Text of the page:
X-radiation (composed of X-rays) is a form of electromagnetic radiation.


X-rays have a wavelength in the range of 10 to 0.01 nanometers.

They are longer than gamma rays but shorter than UV rays. In many languages, X-radiation is called Röntgen radiation after one of its first investigators, Wilhelm Conrad Röntgen.


X-rays are primarily used for diagnostic radiography and crystallography.

Radiographs obtained using X-rays can be used to identify a wide spectrum of pathologies. Due to their short wavelength, in medical applications, X-rays act more like a particle than a wave.

This is in contrast to their application in crystallography, where their wave-like nature is most important.

Differenet formsEdit

X-rays span 3 decades in wavelength, frequency and energy. From about 0.12 to 12 keV they are classified as soft x-rays, and from about 12 to 120 keV as hard X-rays, due to their penetrating abilities.

Unit of measure and exposureEdit

The rem is the traditional unit of dose equivalent.


Reported dosage due to dental X-rays seems to vary significantly. Depending on the source, a typical dental X-ray of a human results in an exposure of perhaps, 3, mrems (30 to 9,000 μSv).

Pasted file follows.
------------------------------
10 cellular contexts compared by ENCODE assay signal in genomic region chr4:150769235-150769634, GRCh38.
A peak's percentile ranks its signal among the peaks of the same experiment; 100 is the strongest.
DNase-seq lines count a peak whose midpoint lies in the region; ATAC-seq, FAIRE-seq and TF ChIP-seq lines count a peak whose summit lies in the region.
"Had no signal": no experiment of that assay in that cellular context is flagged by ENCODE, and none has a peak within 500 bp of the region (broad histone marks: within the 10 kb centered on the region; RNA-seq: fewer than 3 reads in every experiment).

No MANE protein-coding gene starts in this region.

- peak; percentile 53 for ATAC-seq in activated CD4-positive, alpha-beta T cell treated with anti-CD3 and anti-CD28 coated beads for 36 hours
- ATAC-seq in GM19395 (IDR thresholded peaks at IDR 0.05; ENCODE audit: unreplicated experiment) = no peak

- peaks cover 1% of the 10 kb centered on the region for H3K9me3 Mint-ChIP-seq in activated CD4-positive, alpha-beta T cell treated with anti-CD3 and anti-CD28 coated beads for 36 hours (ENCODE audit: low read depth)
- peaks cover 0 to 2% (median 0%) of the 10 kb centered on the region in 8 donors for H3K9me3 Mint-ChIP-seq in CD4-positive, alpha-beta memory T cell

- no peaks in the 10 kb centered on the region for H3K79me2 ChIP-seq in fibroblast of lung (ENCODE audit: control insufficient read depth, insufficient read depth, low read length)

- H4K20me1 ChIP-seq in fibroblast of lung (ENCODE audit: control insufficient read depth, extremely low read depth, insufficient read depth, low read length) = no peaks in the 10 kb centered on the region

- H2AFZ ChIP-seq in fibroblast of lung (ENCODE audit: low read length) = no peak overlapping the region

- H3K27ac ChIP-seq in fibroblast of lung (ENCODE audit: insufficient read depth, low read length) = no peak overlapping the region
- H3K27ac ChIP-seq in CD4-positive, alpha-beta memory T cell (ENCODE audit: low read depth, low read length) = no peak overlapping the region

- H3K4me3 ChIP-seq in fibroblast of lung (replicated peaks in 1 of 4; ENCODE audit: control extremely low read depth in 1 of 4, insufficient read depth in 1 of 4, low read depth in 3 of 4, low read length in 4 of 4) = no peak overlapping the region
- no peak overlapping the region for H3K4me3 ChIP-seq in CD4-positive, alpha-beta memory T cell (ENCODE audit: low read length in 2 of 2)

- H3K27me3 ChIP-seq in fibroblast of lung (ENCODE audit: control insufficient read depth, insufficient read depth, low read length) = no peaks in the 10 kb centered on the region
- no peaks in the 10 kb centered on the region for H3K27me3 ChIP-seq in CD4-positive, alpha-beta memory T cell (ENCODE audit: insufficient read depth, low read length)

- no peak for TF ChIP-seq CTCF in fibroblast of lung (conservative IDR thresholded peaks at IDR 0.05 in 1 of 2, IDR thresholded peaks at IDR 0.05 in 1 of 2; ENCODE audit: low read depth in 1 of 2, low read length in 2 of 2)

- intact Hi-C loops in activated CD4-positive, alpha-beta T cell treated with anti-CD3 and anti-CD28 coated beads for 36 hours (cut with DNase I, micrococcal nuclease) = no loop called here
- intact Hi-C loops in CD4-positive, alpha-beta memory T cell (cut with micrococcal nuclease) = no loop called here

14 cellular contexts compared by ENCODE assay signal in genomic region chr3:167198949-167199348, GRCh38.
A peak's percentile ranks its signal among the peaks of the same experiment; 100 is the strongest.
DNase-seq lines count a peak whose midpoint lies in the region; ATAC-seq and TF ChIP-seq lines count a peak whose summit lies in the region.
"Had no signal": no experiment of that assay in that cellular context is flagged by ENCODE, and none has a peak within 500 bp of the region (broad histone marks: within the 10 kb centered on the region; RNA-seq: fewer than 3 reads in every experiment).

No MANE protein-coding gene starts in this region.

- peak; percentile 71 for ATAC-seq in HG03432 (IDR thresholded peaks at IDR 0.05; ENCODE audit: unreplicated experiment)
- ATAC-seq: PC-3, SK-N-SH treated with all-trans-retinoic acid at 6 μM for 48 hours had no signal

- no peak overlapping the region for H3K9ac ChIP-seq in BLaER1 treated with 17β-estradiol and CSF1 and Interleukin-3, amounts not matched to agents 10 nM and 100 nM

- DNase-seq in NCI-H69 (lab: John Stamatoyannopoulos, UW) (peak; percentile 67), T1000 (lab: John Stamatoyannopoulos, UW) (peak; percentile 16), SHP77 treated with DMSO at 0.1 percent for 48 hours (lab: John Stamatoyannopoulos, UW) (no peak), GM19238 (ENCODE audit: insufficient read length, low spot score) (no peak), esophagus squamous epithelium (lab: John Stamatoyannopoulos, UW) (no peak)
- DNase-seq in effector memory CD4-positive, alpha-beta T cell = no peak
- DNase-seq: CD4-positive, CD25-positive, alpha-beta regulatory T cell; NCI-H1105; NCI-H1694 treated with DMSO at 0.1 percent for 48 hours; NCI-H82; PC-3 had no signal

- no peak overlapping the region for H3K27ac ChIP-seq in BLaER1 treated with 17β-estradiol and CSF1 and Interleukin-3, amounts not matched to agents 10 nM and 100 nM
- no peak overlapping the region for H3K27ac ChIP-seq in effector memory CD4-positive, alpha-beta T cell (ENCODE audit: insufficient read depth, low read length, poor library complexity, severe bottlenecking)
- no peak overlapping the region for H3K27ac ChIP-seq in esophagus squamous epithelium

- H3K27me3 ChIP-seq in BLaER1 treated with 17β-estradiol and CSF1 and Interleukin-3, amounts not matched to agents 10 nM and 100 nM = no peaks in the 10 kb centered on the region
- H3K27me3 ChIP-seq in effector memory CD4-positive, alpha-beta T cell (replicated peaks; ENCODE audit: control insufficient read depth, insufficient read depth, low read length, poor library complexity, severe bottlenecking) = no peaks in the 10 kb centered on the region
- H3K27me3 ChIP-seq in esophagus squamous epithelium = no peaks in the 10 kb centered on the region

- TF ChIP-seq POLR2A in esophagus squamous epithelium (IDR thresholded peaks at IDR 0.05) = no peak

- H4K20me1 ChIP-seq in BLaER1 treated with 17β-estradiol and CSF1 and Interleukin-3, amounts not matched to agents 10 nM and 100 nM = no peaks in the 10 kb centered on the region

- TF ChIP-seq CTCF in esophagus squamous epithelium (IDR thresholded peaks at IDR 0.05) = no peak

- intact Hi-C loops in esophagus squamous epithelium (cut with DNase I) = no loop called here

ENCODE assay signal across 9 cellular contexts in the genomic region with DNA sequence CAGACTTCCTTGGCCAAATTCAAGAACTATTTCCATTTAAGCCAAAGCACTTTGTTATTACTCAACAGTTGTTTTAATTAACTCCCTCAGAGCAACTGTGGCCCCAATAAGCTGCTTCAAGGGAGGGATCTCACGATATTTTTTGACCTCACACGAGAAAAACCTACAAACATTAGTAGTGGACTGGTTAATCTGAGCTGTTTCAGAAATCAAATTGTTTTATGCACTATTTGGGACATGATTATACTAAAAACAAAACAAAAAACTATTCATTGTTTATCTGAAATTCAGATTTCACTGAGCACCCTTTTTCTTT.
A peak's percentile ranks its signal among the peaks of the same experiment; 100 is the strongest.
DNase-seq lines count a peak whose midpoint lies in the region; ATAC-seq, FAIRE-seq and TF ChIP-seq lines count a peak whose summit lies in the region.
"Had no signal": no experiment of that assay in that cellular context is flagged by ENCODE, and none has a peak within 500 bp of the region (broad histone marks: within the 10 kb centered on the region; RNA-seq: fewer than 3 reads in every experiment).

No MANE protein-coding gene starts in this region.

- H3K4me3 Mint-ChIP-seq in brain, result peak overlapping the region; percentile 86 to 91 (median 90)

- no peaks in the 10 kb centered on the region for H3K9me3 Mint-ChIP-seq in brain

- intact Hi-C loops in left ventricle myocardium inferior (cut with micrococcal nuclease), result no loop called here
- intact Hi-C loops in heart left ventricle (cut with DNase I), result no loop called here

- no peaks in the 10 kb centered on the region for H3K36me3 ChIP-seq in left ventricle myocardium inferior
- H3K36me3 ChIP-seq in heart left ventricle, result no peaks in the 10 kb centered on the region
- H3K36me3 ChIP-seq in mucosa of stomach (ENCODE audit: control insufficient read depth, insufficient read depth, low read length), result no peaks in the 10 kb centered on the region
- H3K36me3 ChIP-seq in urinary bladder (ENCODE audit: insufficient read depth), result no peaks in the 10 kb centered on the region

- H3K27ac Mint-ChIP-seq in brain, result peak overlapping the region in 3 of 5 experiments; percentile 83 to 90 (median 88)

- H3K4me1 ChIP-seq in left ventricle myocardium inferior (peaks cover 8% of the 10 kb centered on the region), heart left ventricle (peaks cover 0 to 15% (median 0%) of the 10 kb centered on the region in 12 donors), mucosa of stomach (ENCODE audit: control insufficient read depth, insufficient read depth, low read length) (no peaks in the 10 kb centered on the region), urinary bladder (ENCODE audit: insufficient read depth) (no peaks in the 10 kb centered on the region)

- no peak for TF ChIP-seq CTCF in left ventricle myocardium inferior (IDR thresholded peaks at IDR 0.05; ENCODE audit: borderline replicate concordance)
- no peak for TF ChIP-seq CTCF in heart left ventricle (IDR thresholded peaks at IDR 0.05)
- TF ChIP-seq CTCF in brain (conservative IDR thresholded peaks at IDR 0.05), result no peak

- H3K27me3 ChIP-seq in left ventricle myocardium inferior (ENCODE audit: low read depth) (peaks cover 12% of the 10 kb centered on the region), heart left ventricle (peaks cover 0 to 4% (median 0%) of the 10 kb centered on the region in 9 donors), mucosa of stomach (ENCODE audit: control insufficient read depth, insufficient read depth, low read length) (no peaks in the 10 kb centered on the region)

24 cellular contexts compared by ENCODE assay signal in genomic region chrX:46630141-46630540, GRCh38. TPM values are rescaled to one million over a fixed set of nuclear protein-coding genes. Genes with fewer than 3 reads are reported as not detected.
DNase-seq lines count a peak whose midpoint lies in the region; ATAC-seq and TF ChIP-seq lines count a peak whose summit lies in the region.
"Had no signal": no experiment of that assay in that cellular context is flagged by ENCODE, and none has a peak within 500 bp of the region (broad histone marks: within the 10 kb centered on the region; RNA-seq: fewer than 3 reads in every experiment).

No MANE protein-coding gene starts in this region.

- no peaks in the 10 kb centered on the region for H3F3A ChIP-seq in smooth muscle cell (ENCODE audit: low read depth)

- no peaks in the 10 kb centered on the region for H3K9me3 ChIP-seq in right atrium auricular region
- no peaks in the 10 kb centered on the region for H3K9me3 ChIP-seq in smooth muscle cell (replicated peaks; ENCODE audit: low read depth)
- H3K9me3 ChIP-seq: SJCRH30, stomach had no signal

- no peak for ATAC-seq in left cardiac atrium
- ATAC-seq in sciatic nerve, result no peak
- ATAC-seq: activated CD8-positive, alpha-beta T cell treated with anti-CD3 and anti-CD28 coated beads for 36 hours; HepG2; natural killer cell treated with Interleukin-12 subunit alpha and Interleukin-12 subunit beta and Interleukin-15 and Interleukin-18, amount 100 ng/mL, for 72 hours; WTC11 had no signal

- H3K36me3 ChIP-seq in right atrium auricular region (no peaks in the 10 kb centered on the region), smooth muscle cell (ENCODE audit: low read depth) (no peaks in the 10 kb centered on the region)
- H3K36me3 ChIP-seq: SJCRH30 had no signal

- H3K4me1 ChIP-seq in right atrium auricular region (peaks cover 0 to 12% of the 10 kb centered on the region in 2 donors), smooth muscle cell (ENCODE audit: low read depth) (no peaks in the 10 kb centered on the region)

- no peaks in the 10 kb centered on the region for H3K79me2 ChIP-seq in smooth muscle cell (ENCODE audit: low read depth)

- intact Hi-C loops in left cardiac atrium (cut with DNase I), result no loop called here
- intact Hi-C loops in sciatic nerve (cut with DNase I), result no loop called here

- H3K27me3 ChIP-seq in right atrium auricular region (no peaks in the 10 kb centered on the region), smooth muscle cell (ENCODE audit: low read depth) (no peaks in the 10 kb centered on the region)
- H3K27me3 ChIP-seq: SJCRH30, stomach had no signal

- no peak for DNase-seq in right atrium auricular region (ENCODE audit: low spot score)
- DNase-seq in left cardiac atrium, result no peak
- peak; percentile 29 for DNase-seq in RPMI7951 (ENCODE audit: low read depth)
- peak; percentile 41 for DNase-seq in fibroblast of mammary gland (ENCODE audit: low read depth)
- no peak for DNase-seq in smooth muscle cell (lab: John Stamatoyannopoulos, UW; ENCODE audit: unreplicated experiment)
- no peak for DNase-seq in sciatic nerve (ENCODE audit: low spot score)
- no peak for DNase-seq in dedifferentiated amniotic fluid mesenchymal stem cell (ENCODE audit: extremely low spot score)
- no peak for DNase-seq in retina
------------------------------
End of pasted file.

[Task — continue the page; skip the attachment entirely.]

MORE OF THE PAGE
How done-medical physicsEdit


When medical X-rays are being produced, a thin metallic sheet is placed between the emitter and the target, effectively filtering out the lower energy soft X-rays.


A thin metallic sheet is often placed close to the window of the X-ray tube. The resultant X-ray is said to be hard.


However the distinction between the two terms in medicine depends on the source of the radiation, not its wavelength.

Medical applicationEdit

The basic production of X-rays is by accelerating electrons in order to collide with a metal target.

Metal usedEdit


In medical applications, this is usually tungsten or a more crack-resistant alloy of rhenium (5%) and tungsten (95%).


But sometimes molybdenum is used for more specialized applications, such as when soft X-rays are needed as in mammography.


In crystallography, a copper target is most common.


Photographic plateEdit

The detection of X-rays is based on various methods. The most commonly known methods are a photographic plate, X-ray film in a cassette, and rare earth screens.

Before computers and before digital imaging, a photographic plate was used to produce radiographic images. Now computed & digital radiography has started to replace film in medicine, though film technology is still used in industrial radiography processes.

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